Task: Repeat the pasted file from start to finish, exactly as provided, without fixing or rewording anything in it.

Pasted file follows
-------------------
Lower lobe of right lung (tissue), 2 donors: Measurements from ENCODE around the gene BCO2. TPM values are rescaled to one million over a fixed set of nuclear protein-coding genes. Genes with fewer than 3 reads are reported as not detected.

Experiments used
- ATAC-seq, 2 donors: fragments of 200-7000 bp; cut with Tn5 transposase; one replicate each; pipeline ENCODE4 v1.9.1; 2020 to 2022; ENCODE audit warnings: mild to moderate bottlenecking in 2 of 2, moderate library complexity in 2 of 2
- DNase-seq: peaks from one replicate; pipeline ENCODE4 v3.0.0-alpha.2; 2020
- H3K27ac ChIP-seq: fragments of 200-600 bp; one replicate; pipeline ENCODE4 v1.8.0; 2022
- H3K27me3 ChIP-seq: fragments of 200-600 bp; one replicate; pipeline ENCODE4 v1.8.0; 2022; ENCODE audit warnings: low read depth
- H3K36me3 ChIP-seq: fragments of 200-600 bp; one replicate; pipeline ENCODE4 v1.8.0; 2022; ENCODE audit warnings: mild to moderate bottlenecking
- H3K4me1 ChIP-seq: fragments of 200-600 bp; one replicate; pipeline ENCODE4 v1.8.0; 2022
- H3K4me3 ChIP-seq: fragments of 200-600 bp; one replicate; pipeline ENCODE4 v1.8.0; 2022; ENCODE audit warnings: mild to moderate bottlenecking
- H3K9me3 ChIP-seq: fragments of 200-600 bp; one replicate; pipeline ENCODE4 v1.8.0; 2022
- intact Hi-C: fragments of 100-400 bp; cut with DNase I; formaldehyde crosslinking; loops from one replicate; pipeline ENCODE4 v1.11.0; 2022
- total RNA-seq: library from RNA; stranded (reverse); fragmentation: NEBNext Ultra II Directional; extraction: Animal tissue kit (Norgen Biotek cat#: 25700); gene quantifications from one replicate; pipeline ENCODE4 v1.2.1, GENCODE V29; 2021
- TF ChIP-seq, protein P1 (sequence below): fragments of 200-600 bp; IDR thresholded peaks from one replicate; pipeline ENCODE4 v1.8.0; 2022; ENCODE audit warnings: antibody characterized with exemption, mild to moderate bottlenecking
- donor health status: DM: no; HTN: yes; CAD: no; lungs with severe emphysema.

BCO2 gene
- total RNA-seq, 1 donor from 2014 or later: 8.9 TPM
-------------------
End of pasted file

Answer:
Lower lobe of right lung (tissue), 2 donors: Measurements from ENCODE around the gene BCO2. TPM values are rescaled to one million over a fixed set of nuclear protein-coding genes. Genes with fewer than 3 reads are reported as not detected.

Experiments used
- ATAC-seq, 2 donors: fragments of 200-7000 bp; cut with Tn5 transposase; one replicate each; pipeline ENCODE4 v1.9.1; 2020 to 2022; ENCODE audit warnings: mild to moderate bottlenecking in 2 of 2, moderate library complexity in 2 of 2
- DNase-seq: peaks from one replicate; pipeline ENCODE4 v3.0.0-alpha.2; 2020
- H3K27ac ChIP-seq: fragments of 200-600 bp; one replicate; pipeline ENCODE4 v1.8.0; 2022
- H3K27me3 ChIP-seq: fragments of 200-600 bp; one replicate; pipeline ENCODE4 v1.8.0; 2022; ENCODE audit warnings: low read depth
- H3K36me3 ChIP-seq: fragments of 200-600 bp; one replicate; pipeline ENCODE4 v1.8.0; 2022; ENCODE audit warnings: mild to moderate bottlenecking
- H3K4me1 ChIP-seq: fragments of 200-600 bp; one replicate; pipeline ENCODE4 v1.8.0; 2022
- H3K4me3 ChIP-seq: fragments of 200-600 bp; one replicate; pipeline ENCODE4 v1.8.0; 2022; ENCODE audit warnings: mild to moderate bottlenecking
- H3K9me3 ChIP-seq: fragments of 200-600 bp; one replicate; pipeline ENCODE4 v1.8.0; 2022
- intact Hi-C: fragments of 100-400 bp; cut with DNase I; formaldehyde crosslinking; loops from one replicate; pipeline ENCODE4 v1.11.0; 2022
- total RNA-seq: library from RNA; stranded (reverse); fragmentation: NEBNext Ultra II Directional; extraction: Animal tissue kit (Norgen Biotek cat#: 25700); gene quantifications from one replicate; pipeline ENCODE4 v1.2.1, GENCODE V29; 2021
- TF ChIP-seq, protein P1 (sequence below): fragments of 200-600 bp; IDR thresholded peaks from one replicate; pipeline ENCODE4 v1.8.0; 2022; ENCODE audit warnings: antibody characterized with exemption, mild to moderate bottlenecking
- donor health status: DM: no; HTN: yes; CAD: no; lungs with severe emphysema.

BCO2 gene
- total RNA-seq, 1 donor from 2014 or later: 8.9 TPM